Photo credits xonecole
Iceland just made a key step for gender equality. It becomes the first country to enshrine a law providing that employers should prove they are paying women and men equally. In Iceland, laws providing for equality exist for centuries. However, they were lacking enforcement rules. This new law creates a precedent to inspire other countries. In addition, Iceland takes the lead of the World Economic Forum 2016 ranking for gender pay equality although women still earn 14 to 18% less than men.
Leading the charge on equal pay. Read more: http://wef.ch/2oFSaw3
Publié par World Economic Forum sur mardi 4 avril 2017
In general, Scandinavian countries are leading the top 10 ranking of pay equality but there is still much work to do in that regard. As a reminder, in 2016, only 59.3% of the economic participation and opportunity gap has been closed, 95% of the educational gap, 96 of the health gap and only 23 of the political participation one (source: Global Gender Gap Index 2016). An average gap of 31,7% remains to be closed worldwide to achieve universal equality.
The concept lies on “equal pay for equal value” and although it reads and sounds very logical it is still not a fact and women having equal qualifications continue to earn less than men: INADMISSIBLE.
Many initiatives are taken across the spectrum of stakeholders. It is not about providing one size fits all solutions but rather taking one step after the other to reduce the gap. Governments actions represent a strong message in favor of the cause but it is also about changing the society’s mindset.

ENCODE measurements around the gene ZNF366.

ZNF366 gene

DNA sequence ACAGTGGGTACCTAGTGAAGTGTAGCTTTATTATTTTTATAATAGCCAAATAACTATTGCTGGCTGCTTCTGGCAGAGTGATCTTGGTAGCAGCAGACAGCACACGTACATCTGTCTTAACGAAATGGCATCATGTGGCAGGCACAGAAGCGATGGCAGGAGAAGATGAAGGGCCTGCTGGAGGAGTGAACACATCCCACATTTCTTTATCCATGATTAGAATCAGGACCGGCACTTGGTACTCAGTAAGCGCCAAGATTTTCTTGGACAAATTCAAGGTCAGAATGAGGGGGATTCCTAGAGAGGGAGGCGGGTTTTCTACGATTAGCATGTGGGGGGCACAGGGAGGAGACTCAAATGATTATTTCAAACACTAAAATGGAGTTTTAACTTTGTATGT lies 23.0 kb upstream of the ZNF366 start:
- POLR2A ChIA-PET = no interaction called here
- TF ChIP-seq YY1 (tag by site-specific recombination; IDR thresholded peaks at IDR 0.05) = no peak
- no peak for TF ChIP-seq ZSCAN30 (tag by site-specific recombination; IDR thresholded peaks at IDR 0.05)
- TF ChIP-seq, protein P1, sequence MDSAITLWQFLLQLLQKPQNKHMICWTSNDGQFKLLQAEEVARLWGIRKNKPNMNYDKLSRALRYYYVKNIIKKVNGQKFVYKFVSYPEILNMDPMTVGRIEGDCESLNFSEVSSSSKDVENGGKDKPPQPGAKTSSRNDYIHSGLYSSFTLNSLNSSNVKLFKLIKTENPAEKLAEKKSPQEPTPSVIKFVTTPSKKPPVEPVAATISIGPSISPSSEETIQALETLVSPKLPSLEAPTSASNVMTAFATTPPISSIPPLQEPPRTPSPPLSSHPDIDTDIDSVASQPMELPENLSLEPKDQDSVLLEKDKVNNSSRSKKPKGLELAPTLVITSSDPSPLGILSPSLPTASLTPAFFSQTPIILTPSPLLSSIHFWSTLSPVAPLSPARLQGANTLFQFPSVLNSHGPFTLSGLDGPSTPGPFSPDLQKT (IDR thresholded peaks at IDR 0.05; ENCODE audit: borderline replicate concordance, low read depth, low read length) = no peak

It is all about mindset and particularly women’s mindset. Are we negotiating hard our new package while starting a new job? Do we dare to take responsibilities and ask for additional ones? Credit for our wins to put them forward to request a pay raise? Ask for promotions?!
To me, it all starts there: changing women’s mindset. And after that, we must change the mindset of economic actors and specially HR professionals that should not apply and perpetuate the discriminating pattern. Not questioning remarkable differences does not help offering equal opportunities to both men and women. It is also about raising the attention of employers and the civil society. Naming and shaming bad pupils incentivizes to review their pay policies.
Being myself a working women I already feel discriminated in many instances. Being paid less for equal work and responsibilities is unfair and humiliating. I believe it is about adding my share to the cause and helping raise awareness on the issue no matter how.
As you can see, long road to go to close the Gender Pay Gap but good step ahead for the women’s cause on the gender equality path…
Are you against the gender pay gap?
You may also like THIS.